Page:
Bright Star Masks (PDR3)

There has been a major update in the bright star mask since PDR2.  Be sure to read the PDR3 paper before using it!


There are several different types of the optical/detector artifacts, each of which has its own shape and size. We consider the following features:

  • halo: A star has an extending smooth halo around it and the halo size depends on the brightness of a star and also on the way we subtract the sky.
  • ghost: In addition to halo, a very bright star is surrounded by larger optical ghosts due to reflection inside the camera. As there are multiple paths of reflection, each ghost feature is off the focus by a different amount, and it thus has a different angular size on the focal plane. A ghost feature is roughly constant in surface brightness and it is partly subtracted by the sky subtraction. However, its edge remains clearly on the coadd and we are interested in the outermost edge that affects the object detection.
  • blooming: A common CCD feature. When a pixel exceeds its full-well capacity, electrons overflow to adjacent pixels along the column. The maximum length of the blooming feature is set by the detector size, which is 4k in case of HSC.
  • channel-stop: At long wavelengths ( ~ 1µm ), a CCD becomes optically thin and a fraction of incident photons go through the silicon layer and get reflected by the circuit on the front, probably by the channel-stop. This causes a diffraction pattern around a bright star perpendicular to the blooming direction. This feature is seen only in the y -band and N B1010 .
  • dip: Although we account for object footprint when we estimate the sky background, a portion of a bright star is still subtracted as part of the sky, resulting in slightly negative background around the vicinity of a star. Because of the negative sky, the object detection there is slightly inefficient and the number of detected objects drops. We call this feature a dip.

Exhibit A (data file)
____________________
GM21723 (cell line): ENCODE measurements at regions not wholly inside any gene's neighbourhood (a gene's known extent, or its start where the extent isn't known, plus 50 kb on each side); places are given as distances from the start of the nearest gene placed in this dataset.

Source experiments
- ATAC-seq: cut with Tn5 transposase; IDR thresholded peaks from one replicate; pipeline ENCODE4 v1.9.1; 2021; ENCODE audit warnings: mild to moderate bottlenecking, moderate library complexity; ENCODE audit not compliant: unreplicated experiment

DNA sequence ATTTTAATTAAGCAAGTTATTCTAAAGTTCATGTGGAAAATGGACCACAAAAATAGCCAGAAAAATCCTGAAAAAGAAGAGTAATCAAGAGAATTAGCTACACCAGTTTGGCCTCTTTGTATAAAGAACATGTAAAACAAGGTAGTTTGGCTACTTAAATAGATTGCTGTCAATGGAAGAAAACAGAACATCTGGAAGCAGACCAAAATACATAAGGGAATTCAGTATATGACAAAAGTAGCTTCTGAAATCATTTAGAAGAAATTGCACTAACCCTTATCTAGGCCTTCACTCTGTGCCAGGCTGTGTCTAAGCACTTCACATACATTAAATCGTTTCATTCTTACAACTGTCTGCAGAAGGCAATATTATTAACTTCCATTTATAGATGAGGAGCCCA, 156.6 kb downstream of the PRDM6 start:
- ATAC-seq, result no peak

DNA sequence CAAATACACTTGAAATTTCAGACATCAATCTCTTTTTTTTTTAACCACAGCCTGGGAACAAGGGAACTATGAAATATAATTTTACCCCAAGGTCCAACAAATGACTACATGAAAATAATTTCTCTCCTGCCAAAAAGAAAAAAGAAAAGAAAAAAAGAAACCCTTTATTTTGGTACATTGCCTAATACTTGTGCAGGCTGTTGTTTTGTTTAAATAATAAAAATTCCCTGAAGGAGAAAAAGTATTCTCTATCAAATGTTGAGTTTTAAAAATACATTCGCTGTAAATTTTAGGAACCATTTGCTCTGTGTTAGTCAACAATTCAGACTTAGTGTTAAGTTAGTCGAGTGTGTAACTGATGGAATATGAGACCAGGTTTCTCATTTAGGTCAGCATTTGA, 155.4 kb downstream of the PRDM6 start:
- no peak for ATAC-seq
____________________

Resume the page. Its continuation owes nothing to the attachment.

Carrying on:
The figure below illustrates the ghost, blooming and channel-stop features. The left is an image of a 5th magnitude star. The inner and outer circles have 160 and 320 arcsec radii, respectively. These circles correspond to the ghost edges. The horizontal rectangle indicates the blooming feature. The right figure is a stacked y-band image of 5th magnitude stars. The vertical box is the channel-stop feature. The horizontal stripe is blooming and the ghost edges at 160 and 320 arcsec are also clearly seen.

Mask size

The mask size is dependent on the brightness of a star and the figure below summarizes the mask size for each feature.  Note that, as the brightness of a star is different for a different filter, the mask size is filter dependent.  In the current release, only the broad-band filters are available, and we define the mask for stars brighter than 18mag in each HSC broad-band filter.  For narrow-bands, one can use a broad-band filter that is closest in wavelength (e.g., y-band is a good proxy for NB1010).


The dip mask introduces a significant loss in the survey area; about 80% of the Wide area is left after applying the halo, ghost, and blooimng masks, and the fraction reduces to 50% when the dip mask is additionally applied. If one does not care about a ~ 10% detection loss around the detection limit around bright stars, the dip mask can be ignored.